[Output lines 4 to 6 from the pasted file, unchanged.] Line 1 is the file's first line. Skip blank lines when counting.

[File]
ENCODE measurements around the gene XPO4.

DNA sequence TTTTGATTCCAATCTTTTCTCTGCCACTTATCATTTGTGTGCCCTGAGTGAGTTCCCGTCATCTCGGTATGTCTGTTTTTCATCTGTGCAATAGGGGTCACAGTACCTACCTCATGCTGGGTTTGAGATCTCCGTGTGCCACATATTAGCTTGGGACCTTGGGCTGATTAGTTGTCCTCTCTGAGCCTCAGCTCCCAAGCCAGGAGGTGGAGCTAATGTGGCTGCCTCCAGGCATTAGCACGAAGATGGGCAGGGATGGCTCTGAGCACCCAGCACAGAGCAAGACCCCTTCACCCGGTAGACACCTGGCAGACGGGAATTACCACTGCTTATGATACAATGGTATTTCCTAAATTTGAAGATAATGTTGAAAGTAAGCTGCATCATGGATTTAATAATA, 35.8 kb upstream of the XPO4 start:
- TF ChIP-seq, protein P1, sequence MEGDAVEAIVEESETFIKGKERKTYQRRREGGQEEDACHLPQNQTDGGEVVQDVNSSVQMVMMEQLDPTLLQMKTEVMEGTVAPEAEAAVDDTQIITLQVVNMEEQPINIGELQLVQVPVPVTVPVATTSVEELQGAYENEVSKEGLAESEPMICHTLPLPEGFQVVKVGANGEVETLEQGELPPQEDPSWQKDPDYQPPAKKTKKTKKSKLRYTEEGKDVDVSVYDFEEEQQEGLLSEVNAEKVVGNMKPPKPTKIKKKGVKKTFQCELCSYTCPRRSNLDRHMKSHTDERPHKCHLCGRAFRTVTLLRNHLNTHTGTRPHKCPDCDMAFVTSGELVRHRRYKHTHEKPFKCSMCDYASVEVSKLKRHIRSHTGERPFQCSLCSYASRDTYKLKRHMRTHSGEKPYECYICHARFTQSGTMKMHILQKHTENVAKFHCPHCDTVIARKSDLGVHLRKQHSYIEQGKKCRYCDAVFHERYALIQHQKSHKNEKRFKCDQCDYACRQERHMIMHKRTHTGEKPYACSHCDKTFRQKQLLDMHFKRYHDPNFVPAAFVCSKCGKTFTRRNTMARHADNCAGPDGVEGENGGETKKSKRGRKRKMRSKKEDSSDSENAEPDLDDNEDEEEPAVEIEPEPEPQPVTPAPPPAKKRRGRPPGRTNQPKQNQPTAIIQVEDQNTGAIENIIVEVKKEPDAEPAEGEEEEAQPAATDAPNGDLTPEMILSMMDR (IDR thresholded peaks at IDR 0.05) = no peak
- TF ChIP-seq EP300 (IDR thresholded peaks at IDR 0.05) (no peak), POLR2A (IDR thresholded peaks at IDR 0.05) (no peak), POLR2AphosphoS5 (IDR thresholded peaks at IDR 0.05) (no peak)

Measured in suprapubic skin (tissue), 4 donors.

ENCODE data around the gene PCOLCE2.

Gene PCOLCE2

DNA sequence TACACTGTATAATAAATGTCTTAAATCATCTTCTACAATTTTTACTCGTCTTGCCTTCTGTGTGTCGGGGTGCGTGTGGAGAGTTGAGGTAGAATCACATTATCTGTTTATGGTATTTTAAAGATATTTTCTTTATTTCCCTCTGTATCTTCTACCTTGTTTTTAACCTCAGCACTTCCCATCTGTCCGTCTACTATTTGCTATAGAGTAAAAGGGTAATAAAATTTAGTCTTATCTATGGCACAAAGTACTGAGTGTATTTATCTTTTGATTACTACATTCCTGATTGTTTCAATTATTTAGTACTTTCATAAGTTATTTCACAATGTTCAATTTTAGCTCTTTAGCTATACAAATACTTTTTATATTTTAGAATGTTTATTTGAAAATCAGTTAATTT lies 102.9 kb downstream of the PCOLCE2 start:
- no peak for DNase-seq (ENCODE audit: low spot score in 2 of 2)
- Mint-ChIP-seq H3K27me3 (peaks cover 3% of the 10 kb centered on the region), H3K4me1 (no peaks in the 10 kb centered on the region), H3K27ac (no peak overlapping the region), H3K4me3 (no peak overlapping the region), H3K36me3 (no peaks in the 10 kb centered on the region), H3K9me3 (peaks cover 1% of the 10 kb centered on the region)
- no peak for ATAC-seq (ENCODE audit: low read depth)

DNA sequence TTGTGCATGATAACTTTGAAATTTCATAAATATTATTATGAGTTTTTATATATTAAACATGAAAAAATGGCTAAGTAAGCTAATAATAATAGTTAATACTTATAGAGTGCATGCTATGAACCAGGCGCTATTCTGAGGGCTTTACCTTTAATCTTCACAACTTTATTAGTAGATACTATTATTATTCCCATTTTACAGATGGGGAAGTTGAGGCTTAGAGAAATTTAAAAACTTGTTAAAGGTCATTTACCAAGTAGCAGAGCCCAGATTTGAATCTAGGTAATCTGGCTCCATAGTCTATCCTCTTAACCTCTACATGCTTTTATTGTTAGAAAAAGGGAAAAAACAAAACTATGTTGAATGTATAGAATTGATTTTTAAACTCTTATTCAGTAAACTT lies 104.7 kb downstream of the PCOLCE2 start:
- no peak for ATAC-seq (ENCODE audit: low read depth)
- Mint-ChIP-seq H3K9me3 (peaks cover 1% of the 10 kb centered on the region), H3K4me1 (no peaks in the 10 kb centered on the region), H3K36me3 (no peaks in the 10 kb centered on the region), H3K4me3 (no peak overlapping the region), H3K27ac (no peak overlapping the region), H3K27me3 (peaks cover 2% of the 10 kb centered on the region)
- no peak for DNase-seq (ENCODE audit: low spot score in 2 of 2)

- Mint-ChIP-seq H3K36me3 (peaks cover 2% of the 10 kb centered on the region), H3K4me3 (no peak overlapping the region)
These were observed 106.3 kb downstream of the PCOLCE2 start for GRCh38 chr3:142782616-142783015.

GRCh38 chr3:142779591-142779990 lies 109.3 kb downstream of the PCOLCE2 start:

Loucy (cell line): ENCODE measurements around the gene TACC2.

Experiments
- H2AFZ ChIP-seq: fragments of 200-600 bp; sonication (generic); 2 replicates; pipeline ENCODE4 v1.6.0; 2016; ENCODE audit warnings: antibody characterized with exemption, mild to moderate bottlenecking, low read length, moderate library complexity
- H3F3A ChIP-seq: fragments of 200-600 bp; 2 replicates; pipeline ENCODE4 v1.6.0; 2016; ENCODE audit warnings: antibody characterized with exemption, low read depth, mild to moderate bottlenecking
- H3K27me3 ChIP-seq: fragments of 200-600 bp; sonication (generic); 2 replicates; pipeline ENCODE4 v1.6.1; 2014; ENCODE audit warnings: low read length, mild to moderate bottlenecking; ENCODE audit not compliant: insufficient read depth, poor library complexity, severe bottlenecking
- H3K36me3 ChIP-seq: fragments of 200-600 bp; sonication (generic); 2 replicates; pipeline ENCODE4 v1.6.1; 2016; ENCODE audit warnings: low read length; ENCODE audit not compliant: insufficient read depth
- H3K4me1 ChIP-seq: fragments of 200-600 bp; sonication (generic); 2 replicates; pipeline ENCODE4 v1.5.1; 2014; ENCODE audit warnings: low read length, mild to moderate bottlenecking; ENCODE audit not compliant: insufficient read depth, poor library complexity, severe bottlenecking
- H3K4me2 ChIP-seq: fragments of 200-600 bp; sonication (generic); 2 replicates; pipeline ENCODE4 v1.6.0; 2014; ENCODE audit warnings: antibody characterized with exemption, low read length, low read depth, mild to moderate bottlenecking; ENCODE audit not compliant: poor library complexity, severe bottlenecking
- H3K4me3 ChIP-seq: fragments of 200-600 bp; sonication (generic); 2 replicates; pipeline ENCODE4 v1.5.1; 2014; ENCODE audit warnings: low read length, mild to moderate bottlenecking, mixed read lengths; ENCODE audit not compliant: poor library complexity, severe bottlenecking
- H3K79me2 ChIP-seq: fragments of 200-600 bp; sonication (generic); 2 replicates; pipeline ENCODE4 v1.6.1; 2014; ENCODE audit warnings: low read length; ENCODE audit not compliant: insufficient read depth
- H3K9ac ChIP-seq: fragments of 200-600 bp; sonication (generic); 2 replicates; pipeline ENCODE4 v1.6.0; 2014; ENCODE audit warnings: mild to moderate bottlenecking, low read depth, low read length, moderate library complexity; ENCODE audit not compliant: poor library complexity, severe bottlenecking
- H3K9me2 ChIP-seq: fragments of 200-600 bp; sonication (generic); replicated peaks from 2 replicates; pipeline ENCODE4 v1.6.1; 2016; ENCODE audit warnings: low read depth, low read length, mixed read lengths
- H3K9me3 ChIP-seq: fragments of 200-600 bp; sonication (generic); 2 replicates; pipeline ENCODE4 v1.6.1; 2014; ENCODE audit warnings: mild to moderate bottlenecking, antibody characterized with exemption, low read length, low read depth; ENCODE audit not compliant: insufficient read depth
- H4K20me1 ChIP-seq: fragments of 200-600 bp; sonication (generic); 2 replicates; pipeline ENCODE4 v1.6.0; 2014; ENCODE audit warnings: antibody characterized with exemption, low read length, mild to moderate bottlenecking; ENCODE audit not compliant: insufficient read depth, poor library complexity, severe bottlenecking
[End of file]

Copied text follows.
- TF ChIP-seq EP300 (IDR thresholded peaks at IDR 0.05) (no peak), POLR2A (IDR thresholded peaks at IDR 0.05) (no peak), POLR2AphosphoS5 (IDR thresholded peaks at IDR 0.05) (no peak)

Measured in suprapubic skin (tissue), 4 donors.

ENCODE data around the gene PCOLCE2.